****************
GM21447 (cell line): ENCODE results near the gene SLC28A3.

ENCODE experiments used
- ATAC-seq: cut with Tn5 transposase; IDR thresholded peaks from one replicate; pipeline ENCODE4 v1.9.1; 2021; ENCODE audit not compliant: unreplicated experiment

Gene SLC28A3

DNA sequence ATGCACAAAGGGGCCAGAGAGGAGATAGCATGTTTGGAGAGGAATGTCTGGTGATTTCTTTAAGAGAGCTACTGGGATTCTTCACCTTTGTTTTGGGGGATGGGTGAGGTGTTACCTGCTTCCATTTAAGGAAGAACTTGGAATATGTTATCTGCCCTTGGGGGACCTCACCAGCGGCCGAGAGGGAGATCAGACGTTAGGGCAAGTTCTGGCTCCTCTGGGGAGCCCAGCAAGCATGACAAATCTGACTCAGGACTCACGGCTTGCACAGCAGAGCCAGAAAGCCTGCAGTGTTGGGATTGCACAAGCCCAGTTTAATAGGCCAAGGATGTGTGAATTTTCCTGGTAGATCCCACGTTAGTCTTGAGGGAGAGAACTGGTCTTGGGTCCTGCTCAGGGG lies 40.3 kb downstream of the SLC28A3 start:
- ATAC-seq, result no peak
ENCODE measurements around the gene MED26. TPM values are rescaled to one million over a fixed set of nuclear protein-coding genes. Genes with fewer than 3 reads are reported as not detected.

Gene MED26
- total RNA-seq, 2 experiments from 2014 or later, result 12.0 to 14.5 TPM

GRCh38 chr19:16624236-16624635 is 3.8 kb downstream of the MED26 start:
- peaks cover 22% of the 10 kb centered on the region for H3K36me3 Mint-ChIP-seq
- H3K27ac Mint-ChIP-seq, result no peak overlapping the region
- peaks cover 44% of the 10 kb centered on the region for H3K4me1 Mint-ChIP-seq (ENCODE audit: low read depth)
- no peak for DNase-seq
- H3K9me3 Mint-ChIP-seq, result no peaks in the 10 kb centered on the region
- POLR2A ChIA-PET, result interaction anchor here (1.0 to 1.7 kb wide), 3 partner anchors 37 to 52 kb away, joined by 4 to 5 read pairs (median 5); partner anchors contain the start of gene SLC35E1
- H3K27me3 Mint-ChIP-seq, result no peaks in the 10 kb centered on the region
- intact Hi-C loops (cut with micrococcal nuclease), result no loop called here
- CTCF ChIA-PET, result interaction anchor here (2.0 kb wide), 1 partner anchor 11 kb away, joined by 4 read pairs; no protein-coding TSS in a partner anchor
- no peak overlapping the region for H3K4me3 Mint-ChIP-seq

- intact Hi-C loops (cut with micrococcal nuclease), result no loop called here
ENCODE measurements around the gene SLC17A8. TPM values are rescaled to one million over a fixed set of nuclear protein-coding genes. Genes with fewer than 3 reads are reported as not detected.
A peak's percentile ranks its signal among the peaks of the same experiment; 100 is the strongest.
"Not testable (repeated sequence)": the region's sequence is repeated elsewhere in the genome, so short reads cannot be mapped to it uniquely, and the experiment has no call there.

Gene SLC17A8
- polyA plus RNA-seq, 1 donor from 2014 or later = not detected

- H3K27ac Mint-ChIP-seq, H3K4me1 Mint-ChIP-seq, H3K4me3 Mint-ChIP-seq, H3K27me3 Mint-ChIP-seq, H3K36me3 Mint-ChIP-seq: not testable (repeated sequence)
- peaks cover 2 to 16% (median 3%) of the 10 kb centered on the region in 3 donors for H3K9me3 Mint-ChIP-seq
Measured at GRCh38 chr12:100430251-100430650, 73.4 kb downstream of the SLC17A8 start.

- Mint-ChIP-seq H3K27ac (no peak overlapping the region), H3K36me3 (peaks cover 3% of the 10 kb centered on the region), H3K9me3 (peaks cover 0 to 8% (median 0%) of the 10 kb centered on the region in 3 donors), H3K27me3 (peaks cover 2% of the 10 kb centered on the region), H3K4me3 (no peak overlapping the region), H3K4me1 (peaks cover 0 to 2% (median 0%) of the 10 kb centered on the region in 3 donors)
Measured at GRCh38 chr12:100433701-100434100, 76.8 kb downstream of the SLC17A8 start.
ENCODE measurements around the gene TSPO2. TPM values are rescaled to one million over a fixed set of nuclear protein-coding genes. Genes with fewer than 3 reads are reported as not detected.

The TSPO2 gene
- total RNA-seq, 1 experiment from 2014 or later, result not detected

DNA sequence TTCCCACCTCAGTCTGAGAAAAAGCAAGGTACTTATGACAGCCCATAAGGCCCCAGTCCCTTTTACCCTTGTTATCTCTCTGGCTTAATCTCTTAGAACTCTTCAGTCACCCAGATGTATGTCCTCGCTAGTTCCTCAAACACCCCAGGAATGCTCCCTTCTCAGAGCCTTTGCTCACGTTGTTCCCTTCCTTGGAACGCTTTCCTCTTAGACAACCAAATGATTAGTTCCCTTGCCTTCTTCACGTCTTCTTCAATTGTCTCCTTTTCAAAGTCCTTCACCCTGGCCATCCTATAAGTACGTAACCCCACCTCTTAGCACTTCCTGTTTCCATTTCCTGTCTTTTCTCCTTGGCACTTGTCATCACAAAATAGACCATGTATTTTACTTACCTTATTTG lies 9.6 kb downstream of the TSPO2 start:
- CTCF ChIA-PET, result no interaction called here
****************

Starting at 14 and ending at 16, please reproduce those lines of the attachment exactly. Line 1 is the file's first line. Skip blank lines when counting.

- no peak for DNase-seq
- H3K9me3 Mint-ChIP-seq, result no peaks in the 10 kb centered on the region
- POLR2A ChIA-PET, result interaction anchor here (1.0 to 1.7 kb wide), 3 partner anchors 37 to 52 kb away, joined by 4 to 5 read pairs (median 5); partner anchors contain the start of gene SLC35E1